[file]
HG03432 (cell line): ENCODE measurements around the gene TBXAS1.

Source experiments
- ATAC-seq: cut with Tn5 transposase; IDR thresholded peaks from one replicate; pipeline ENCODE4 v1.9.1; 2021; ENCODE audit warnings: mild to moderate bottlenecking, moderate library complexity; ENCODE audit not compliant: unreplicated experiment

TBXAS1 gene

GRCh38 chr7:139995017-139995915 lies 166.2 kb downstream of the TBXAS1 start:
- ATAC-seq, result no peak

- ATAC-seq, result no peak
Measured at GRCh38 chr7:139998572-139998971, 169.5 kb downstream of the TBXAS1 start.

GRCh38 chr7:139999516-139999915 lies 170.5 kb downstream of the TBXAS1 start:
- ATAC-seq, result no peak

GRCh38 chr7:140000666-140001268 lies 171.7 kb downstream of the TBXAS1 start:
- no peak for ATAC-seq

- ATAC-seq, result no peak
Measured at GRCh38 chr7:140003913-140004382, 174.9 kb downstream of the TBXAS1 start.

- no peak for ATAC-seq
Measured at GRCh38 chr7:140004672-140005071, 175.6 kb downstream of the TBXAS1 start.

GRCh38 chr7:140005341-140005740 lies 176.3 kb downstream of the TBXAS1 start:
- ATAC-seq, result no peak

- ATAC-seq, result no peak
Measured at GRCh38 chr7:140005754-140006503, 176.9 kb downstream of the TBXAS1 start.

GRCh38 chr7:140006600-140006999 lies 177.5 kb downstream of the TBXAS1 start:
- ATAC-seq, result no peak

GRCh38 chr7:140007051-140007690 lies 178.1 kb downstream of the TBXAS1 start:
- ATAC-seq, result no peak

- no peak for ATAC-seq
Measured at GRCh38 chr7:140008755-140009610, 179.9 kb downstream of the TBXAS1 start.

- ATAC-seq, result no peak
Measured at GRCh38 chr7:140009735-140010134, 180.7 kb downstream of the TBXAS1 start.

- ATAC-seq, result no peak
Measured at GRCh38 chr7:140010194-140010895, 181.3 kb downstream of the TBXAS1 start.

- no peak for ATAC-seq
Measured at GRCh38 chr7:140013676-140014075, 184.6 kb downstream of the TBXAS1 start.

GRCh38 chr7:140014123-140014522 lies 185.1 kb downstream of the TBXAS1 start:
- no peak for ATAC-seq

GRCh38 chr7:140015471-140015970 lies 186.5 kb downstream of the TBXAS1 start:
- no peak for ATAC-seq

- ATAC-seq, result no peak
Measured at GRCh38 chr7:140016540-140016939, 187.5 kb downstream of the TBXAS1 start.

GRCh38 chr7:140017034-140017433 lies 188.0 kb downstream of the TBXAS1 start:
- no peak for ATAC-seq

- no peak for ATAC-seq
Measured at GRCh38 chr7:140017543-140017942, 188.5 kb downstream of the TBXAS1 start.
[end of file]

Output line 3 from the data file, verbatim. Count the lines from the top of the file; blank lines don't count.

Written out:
- ATAC-seq: cut with Tn5 transposase; IDR thresholded peaks from one replicate; pipeline ENCODE4 v1.9.1; 2021; ENCODE audit warnings: mild to moderate bottlenecking, moderate library complexity; ENCODE audit not compliant: unreplicated experiment